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A nuanced method of plotting uncertainty.

Updated

It's common to use a shaded region or error bars to depict uncertainty in plots. However, shaded regions and error bars tend to have definite extents, which rarely represents the reality of uncertainty. In truth, gaussian uncertainty tapers gradually, and should be depicted accordingly.

Too often we try to depict a binary world in which all values are either within the range of uncertainty, or outside the range of uncertainty. This function is meant to show that all errors are *not* contained within the arbitrary bounds of one standard deviation of the noise. To accomplish this, the errorshade function creates a semitransparent RGB image of a specified color, whose opacity scales directly with a gaussian distribution of uncertainty.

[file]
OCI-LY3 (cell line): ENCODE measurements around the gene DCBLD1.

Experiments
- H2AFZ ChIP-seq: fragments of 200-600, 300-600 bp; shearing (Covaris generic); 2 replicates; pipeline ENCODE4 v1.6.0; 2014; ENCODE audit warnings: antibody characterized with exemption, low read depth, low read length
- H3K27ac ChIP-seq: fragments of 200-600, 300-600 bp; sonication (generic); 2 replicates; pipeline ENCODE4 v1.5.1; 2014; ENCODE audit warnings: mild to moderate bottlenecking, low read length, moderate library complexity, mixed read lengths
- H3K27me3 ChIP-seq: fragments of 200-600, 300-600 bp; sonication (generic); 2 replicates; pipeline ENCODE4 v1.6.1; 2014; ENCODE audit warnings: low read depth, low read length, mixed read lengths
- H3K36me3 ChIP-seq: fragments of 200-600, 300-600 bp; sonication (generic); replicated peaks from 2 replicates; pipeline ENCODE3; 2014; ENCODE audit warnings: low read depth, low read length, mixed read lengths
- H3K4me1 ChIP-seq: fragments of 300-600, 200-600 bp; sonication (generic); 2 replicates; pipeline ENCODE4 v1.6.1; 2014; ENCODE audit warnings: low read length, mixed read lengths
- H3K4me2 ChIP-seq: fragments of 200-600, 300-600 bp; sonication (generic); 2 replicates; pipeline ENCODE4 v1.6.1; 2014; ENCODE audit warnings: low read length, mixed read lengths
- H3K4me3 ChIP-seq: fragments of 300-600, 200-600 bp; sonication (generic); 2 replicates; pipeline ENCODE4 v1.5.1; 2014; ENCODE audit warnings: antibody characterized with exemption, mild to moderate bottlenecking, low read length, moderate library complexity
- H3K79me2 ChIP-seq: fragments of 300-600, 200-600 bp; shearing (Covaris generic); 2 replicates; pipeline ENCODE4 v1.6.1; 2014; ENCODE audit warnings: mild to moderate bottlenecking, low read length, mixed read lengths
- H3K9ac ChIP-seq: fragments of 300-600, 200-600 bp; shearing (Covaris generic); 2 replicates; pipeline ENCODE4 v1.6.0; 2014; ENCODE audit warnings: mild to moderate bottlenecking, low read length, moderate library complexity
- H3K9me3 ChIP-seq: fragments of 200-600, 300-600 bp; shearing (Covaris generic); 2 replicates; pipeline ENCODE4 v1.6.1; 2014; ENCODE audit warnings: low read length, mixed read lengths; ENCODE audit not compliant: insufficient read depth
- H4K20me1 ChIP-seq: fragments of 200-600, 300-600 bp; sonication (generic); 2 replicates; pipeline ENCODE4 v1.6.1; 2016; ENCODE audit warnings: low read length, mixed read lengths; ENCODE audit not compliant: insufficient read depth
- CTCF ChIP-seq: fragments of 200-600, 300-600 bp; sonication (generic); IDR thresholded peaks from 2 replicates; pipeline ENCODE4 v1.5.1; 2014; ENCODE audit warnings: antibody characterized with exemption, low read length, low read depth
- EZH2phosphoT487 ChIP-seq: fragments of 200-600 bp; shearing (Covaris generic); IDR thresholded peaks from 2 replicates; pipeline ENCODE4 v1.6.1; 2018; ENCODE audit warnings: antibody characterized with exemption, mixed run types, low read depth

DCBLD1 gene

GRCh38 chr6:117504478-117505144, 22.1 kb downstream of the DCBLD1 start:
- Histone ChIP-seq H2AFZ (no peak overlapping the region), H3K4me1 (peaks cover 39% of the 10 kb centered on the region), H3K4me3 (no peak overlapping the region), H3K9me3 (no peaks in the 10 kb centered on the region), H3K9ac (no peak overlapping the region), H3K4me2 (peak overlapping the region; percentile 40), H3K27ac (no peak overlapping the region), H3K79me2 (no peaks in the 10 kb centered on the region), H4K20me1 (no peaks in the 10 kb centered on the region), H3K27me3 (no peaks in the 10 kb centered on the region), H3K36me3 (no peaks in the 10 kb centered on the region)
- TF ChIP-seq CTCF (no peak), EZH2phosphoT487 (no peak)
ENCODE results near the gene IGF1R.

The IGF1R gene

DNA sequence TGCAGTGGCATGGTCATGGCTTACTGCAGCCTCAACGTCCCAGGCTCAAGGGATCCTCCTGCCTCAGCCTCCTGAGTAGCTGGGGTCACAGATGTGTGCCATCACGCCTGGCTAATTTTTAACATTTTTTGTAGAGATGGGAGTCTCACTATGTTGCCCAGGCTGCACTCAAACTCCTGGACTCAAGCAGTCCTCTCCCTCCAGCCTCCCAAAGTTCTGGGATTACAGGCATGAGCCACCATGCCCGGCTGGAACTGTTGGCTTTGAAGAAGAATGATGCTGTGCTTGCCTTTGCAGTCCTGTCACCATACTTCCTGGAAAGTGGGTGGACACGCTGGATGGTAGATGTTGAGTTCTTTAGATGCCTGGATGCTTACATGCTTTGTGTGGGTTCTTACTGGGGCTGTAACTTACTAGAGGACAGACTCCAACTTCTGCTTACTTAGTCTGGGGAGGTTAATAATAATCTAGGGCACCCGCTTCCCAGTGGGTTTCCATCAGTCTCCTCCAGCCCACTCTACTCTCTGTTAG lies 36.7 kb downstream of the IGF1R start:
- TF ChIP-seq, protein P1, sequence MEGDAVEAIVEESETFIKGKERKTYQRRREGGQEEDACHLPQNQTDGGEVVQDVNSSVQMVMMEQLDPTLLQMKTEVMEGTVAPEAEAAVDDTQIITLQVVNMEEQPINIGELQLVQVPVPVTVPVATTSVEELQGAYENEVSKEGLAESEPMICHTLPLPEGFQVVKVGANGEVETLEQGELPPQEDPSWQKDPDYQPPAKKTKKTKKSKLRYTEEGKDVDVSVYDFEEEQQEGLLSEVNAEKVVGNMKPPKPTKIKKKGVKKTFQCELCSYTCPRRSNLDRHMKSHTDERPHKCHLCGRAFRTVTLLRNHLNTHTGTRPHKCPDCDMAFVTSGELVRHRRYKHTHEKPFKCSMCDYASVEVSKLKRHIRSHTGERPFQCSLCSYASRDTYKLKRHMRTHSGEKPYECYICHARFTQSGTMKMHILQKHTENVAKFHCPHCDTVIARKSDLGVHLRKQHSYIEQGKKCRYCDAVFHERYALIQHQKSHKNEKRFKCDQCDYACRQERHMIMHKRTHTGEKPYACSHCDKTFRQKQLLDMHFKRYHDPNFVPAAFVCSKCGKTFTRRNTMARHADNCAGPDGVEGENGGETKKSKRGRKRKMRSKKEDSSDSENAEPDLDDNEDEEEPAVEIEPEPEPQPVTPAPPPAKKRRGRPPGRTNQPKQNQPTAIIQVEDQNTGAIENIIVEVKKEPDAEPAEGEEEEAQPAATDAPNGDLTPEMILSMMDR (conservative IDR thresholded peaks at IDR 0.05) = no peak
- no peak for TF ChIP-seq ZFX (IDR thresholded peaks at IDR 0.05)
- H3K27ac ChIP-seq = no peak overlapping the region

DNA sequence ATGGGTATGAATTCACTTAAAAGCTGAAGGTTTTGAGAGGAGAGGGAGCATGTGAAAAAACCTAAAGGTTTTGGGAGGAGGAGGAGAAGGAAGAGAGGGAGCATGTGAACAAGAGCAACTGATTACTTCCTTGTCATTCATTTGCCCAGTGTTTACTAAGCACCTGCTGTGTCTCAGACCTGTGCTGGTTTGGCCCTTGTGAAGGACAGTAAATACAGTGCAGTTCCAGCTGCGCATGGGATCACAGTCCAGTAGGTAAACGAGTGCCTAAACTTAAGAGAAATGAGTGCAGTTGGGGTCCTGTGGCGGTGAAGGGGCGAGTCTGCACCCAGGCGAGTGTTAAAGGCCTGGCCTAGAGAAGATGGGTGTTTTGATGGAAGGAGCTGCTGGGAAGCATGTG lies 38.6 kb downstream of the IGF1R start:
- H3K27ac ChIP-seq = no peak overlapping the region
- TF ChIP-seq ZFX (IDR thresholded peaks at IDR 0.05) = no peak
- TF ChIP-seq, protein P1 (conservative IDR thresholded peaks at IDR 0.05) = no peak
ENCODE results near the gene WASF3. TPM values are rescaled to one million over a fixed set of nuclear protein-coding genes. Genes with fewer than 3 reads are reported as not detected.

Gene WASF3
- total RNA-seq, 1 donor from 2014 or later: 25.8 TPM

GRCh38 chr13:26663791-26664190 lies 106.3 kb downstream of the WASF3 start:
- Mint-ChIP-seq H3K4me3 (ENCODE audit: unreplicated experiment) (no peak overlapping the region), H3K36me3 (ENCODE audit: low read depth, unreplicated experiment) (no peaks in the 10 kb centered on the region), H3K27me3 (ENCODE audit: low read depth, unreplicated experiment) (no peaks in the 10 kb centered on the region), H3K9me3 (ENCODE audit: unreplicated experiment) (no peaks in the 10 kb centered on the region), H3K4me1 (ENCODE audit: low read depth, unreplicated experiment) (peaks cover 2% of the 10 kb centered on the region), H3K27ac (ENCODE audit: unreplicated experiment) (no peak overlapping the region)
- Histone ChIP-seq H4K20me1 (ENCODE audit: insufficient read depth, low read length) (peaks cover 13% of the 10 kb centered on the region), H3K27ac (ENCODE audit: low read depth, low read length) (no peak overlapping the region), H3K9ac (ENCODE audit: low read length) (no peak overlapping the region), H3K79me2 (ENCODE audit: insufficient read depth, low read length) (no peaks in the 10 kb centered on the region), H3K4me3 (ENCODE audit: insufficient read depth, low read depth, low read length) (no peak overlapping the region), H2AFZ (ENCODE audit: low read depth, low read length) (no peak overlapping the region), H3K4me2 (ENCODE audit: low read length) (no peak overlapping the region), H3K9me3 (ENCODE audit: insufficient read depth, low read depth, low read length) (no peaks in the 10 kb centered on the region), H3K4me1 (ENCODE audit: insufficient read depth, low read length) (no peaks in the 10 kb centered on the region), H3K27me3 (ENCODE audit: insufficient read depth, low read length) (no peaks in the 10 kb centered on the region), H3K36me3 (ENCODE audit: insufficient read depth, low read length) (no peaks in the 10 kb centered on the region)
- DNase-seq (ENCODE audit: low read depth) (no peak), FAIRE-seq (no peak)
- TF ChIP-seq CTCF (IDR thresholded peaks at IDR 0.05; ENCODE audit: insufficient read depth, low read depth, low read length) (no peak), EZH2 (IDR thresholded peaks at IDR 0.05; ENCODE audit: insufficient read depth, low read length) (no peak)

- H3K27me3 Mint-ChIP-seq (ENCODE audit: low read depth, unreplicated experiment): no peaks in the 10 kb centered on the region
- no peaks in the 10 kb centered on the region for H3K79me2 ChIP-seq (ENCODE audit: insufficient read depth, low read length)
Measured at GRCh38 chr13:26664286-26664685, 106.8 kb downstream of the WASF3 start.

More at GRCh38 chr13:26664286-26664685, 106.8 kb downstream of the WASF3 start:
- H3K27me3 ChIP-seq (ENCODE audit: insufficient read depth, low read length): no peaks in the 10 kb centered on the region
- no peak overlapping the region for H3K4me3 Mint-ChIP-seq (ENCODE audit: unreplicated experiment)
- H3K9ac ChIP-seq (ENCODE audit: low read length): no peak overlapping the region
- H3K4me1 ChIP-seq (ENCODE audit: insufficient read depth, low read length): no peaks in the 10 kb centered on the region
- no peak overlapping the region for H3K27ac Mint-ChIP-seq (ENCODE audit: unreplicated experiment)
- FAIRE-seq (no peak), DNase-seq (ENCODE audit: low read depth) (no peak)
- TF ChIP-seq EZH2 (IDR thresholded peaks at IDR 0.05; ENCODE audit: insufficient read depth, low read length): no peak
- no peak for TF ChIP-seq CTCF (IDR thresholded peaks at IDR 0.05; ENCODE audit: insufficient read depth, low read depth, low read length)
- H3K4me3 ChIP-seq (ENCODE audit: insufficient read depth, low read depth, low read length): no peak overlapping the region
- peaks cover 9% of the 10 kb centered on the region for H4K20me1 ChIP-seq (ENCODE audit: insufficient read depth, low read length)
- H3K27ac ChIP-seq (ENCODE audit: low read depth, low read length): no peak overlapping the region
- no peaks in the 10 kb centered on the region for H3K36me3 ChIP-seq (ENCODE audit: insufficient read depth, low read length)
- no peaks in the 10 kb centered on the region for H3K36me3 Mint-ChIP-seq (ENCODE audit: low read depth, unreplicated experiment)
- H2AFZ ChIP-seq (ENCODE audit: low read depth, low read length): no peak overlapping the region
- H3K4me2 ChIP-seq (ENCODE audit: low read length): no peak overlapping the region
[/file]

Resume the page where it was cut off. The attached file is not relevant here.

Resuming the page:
Oleg Komarov

### Oleg Komarov (view profile)

I think the image should be updated. The function works well now, but the snapshot is a bit off.

Oleg--Thanks for pressing this issue. I took a closer look and found I'd left out a ^2 in the calculation of the Gaussian distribution. The error has been fixed.

Oleg Komarov

### Oleg Komarov (view profile)

Uncertainty should go both ways independent of what is the direction of the step, but here it looks like if the increment is positive, we have only positive uncertainty, although a two-tailed normal assumption should give confidence intervals on both ends.

Oleg--Indeed, the spikes look weird, but it's an accurate depiction of the underlying assumption that each measurement is independent and uncertainty at each measurement is not a function of neighboring measurements.

If your application permits violating that assumption and you want a prettier plot, consider calling errorshade with a moving average. In the example provided the moving-average implementation might look like this:

Oleg Komarov

### Oleg Komarov (view profile)

Isn't the blurring a bit weird with those triangular spikes alternative up and down? I would expect a more uniform blurring.

Ben Dichter

### Ben Dichter (view profile)

very cool! Would be really useful for teaching stats!